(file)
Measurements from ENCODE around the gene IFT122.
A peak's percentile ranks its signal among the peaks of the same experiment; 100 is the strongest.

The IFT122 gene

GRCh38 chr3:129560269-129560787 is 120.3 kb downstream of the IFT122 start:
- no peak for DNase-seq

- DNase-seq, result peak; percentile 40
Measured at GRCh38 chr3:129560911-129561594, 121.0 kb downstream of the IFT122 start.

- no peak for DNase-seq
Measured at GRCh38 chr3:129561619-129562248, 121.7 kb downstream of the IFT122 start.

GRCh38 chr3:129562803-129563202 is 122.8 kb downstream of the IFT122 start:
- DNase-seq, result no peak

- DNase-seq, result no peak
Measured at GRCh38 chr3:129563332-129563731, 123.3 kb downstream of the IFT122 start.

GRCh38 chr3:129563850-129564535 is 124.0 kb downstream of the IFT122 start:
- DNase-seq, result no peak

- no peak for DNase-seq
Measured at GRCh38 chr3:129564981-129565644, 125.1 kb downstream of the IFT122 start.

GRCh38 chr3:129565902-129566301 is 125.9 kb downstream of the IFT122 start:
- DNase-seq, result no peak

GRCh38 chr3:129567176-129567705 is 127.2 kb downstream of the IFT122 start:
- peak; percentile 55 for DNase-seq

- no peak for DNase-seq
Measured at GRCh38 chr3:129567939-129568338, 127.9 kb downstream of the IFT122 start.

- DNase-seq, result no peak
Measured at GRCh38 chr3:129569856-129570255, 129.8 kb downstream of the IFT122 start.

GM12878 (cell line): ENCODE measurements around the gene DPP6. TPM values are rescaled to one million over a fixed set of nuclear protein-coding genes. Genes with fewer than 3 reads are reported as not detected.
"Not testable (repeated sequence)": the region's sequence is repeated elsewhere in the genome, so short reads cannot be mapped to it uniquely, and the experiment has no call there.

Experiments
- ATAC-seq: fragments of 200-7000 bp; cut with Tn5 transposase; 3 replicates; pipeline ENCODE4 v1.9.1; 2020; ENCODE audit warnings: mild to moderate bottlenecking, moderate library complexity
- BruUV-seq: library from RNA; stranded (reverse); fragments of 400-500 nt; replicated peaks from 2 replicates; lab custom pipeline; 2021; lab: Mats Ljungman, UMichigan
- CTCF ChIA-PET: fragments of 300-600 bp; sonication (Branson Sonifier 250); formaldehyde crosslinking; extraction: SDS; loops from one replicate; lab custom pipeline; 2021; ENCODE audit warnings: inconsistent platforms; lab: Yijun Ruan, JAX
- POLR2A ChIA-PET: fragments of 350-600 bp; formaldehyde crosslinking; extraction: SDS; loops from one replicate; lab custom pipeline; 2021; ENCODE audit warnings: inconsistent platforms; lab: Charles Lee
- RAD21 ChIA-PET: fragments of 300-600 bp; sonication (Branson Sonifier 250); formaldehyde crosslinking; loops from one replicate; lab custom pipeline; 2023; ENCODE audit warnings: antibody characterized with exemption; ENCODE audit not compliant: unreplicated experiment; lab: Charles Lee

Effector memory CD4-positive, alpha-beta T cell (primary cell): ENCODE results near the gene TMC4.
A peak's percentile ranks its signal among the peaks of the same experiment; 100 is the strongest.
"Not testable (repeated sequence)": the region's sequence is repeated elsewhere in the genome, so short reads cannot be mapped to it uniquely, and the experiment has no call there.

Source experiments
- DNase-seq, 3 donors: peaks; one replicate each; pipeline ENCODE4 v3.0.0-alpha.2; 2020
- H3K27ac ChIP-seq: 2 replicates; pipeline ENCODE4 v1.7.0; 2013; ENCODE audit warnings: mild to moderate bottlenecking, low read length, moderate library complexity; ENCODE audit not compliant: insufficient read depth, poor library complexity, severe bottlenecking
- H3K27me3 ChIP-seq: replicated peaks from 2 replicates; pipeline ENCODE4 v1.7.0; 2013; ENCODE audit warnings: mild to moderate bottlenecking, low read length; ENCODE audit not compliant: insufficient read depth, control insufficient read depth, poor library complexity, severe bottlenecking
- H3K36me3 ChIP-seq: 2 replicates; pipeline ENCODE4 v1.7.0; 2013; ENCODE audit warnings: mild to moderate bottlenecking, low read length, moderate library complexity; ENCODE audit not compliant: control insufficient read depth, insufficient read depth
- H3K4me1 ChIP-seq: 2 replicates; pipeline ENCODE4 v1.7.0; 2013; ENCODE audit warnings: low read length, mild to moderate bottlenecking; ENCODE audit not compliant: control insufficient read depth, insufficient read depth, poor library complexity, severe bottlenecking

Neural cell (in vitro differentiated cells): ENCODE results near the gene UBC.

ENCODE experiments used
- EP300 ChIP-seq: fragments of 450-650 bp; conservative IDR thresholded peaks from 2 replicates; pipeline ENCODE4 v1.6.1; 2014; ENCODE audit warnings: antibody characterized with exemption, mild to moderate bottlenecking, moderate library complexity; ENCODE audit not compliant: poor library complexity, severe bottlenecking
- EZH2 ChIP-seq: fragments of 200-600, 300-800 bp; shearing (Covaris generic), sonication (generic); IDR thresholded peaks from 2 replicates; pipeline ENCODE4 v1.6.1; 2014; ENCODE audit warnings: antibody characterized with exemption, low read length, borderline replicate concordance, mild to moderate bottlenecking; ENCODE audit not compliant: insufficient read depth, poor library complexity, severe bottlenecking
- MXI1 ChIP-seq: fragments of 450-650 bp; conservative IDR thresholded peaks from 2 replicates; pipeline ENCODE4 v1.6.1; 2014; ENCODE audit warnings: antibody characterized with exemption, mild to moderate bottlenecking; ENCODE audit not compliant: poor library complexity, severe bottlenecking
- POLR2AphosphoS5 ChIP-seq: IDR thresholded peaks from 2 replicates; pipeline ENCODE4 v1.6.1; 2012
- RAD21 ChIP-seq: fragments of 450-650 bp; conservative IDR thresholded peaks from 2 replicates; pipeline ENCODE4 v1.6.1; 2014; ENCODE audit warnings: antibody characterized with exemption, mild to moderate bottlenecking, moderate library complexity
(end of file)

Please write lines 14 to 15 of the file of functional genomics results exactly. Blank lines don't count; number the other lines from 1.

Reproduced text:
GRCh38 chr3:129563850-129564535 is 124.0 kb downstream of the IFT122 start:
- DNase-seq, result no peak